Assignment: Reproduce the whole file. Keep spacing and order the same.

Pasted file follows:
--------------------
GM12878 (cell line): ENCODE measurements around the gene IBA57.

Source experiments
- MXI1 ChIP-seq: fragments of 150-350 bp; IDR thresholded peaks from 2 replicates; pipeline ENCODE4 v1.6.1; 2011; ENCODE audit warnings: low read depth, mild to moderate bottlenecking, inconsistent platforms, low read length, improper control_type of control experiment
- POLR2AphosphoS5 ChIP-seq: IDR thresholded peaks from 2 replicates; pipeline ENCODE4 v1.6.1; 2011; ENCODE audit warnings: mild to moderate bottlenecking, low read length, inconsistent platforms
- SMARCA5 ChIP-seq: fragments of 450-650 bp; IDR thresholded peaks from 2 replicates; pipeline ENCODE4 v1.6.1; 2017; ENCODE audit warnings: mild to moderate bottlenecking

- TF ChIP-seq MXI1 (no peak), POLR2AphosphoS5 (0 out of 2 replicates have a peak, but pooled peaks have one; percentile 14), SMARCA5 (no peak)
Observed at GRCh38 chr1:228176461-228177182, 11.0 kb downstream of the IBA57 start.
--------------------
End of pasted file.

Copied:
GM12878 (cell line): ENCODE measurements around the gene IBA57.

Source experiments
- MXI1 ChIP-seq: fragments of 150-350 bp; IDR thresholded peaks from 2 replicates; pipeline ENCODE4 v1.6.1; 2011; ENCODE audit warnings: low read depth, mild to moderate bottlenecking, inconsistent platforms, low read length, improper control_type of control experiment
- POLR2AphosphoS5 ChIP-seq: IDR thresholded peaks from 2 replicates; pipeline ENCODE4 v1.6.1; 2011; ENCODE audit warnings: mild to moderate bottlenecking, low read length, inconsistent platforms
- SMARCA5 ChIP-seq: fragments of 450-650 bp; IDR thresholded peaks from 2 replicates; pipeline ENCODE4 v1.6.1; 2017; ENCODE audit warnings: mild to moderate bottlenecking

- TF ChIP-seq MXI1 (no peak), POLR2AphosphoS5 (0 out of 2 replicates have a peak, but pooled peaks have one; percentile 14), SMARCA5 (no peak)
Observed at GRCh38 chr1:228176461-228177182, 11.0 kb downstream of the IBA57 start.